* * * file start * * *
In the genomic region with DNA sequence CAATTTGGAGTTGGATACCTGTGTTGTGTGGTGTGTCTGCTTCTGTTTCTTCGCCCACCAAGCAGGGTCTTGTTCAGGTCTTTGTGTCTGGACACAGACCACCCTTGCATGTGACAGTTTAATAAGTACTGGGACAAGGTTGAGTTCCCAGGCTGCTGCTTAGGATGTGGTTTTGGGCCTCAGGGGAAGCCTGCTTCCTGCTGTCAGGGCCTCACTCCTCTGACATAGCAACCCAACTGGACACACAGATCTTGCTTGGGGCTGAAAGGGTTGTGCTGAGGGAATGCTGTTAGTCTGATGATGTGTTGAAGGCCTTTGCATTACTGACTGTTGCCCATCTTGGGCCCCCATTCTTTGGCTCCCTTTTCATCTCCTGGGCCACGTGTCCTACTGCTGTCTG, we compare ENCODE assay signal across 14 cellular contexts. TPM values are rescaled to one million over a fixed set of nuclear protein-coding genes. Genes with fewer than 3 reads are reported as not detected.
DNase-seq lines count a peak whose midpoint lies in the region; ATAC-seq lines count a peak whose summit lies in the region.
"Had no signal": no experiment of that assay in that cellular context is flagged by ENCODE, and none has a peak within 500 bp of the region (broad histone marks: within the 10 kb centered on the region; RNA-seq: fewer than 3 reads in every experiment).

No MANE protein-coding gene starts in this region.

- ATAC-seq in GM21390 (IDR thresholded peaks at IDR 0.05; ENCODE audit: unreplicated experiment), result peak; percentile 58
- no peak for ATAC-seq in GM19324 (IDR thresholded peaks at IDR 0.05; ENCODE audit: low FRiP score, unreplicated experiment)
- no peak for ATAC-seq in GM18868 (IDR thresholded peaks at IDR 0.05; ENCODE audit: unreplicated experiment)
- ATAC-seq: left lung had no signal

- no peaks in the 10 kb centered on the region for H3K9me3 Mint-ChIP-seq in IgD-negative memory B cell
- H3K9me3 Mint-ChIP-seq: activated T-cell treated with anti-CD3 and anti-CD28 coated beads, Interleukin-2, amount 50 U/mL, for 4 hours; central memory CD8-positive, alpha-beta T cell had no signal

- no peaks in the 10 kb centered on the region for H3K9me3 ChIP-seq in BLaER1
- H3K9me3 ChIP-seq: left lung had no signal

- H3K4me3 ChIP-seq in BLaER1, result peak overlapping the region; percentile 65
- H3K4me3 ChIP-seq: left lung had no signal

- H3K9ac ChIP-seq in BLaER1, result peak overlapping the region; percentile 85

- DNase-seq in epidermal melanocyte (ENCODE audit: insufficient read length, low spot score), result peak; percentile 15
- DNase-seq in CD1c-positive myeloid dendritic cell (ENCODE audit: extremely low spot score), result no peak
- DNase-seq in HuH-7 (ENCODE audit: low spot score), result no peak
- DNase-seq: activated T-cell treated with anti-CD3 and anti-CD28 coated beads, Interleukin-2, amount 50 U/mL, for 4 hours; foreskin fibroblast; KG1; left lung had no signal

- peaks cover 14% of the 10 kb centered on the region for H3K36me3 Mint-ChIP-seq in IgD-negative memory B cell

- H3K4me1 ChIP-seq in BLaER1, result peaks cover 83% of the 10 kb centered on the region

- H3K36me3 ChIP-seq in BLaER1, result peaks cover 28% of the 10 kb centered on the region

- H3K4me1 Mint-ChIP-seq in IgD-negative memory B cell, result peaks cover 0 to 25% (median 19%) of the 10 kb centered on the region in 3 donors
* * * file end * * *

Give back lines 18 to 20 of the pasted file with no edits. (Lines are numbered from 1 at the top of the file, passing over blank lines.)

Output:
- DNase-seq in HuH-7 (ENCODE audit: low spot score), result no peak
- DNase-seq: activated T-cell treated with anti-CD3 and anti-CD28 coated beads, Interleukin-2, amount 50 U/mL, for 4 hours; foreskin fibroblast; KG1; left lung had no signal

- peaks cover 14% of the 10 kb centered on the region for H3K36me3 Mint-ChIP-seq in IgD-negative memory B cell